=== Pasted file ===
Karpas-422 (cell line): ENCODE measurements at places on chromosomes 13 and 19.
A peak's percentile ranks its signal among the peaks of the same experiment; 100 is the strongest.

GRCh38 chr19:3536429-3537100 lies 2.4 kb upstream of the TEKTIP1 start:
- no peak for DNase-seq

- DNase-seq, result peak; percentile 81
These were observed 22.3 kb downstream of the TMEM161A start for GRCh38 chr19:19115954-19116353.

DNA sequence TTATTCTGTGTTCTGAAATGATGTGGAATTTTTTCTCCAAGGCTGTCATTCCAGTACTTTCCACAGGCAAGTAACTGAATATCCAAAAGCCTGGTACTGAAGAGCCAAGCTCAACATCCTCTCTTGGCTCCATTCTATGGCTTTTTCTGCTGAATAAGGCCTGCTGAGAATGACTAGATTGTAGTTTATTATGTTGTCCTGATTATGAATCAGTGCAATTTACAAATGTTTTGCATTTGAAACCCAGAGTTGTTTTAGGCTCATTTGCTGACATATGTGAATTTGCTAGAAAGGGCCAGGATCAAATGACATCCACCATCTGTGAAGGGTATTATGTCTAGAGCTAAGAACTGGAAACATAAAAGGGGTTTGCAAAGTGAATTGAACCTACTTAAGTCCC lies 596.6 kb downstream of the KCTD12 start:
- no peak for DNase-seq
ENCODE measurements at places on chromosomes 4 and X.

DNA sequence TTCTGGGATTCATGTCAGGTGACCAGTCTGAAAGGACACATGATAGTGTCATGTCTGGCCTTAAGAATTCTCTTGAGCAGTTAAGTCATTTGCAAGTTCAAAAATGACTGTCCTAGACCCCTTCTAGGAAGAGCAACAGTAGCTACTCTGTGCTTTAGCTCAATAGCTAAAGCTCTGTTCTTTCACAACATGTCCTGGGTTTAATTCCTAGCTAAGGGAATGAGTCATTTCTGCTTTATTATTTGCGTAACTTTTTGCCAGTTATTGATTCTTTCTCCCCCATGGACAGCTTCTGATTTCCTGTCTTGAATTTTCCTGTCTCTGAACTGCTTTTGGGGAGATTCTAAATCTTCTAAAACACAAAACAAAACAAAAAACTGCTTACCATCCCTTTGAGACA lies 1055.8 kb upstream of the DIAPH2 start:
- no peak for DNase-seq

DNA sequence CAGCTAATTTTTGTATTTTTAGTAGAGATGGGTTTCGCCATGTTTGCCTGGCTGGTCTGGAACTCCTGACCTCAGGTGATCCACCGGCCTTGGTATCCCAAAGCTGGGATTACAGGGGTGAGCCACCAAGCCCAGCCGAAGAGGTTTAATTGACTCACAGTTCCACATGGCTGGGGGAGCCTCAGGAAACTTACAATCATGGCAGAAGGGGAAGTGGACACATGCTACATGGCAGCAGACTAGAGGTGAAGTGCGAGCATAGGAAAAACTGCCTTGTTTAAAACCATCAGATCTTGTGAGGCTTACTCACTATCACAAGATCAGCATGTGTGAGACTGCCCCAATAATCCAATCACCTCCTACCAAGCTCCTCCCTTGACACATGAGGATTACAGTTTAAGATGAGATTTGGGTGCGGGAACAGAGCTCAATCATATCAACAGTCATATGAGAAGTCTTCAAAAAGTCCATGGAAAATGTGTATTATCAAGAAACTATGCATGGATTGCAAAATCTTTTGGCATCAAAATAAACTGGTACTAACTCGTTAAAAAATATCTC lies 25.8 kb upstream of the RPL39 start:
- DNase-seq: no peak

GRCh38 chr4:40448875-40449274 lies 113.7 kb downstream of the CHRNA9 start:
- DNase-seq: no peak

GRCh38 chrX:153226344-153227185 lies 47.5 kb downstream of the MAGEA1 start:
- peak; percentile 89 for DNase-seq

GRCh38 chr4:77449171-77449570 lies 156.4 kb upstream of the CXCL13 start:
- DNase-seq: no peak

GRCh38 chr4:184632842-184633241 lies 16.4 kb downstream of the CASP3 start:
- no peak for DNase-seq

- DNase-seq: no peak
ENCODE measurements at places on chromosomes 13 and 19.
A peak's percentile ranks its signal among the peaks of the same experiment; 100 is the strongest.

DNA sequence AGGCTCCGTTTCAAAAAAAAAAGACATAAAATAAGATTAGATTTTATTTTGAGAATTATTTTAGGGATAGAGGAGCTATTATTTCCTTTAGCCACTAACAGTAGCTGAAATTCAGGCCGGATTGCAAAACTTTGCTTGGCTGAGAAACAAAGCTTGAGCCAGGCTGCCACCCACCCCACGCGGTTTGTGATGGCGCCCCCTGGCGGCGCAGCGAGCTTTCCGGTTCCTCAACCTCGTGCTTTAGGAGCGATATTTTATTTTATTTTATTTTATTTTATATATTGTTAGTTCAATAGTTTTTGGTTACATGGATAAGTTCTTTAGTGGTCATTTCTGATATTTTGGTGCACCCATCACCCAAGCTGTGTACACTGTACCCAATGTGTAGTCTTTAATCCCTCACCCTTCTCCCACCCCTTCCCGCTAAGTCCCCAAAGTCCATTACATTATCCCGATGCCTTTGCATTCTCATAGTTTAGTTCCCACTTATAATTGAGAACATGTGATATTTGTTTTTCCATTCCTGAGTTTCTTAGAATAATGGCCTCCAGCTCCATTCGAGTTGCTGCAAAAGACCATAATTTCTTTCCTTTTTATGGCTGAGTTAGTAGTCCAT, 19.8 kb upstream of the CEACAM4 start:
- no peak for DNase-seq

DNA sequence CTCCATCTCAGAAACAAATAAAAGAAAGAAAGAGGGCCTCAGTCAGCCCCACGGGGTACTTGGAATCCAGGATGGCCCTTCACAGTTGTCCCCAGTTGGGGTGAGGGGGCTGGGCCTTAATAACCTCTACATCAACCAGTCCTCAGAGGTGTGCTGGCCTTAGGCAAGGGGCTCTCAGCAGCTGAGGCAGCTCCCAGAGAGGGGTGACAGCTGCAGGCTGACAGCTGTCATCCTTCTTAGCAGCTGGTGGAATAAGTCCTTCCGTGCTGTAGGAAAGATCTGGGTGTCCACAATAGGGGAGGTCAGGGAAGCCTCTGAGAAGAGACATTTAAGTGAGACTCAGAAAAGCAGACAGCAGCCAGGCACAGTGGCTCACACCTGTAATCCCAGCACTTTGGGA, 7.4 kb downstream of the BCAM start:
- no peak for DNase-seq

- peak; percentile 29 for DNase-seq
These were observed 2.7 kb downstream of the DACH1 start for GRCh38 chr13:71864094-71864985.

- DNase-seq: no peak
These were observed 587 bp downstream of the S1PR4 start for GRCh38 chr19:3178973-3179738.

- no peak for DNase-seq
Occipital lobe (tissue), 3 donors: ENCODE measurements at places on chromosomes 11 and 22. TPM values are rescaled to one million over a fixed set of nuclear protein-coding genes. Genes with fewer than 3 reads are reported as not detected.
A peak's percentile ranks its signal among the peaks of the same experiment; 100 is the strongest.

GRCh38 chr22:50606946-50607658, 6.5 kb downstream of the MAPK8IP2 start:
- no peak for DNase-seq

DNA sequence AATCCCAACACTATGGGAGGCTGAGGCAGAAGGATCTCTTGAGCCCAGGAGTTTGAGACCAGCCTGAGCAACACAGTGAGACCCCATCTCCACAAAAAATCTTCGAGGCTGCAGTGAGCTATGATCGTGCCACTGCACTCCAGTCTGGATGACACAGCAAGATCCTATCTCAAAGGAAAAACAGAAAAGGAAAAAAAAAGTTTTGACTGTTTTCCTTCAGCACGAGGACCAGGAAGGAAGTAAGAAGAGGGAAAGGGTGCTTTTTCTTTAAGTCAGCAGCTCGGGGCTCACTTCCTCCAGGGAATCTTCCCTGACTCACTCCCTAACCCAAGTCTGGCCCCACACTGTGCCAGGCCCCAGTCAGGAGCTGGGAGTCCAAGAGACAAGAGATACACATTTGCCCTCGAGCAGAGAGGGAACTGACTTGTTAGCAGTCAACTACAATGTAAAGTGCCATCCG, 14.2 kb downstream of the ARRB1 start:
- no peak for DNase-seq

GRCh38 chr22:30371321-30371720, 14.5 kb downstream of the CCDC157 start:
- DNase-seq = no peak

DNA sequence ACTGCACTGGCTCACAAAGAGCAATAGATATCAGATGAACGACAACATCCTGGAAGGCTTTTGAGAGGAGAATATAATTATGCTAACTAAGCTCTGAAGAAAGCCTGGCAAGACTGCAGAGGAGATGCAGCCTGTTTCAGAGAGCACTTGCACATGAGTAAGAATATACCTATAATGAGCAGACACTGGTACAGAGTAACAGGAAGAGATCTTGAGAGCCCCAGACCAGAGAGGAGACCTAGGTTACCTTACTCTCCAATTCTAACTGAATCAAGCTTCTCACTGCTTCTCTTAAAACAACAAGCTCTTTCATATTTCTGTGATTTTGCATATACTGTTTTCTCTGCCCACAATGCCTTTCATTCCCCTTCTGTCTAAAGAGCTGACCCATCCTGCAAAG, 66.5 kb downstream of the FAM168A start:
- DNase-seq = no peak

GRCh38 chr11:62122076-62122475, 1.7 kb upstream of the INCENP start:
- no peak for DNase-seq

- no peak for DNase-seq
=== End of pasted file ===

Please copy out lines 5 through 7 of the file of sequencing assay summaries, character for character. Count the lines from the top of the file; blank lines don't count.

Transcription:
- DNase-seq, result peak; percentile 81
These were observed 22.3 kb downstream of the TMEM161A start for GRCh38 chr19:19115954-19116353.

DNA sequence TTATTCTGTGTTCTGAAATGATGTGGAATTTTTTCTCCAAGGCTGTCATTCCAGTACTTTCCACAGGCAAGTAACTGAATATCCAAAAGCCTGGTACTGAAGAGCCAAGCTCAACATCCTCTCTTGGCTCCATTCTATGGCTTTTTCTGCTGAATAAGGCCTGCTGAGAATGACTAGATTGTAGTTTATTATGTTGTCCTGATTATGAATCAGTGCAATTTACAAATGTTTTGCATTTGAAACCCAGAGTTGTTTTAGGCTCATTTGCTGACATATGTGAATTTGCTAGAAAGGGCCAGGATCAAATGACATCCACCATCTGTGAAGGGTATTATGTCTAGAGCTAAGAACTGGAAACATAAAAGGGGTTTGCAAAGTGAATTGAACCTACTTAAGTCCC lies 596.6 kb downstream of the KCTD12 start: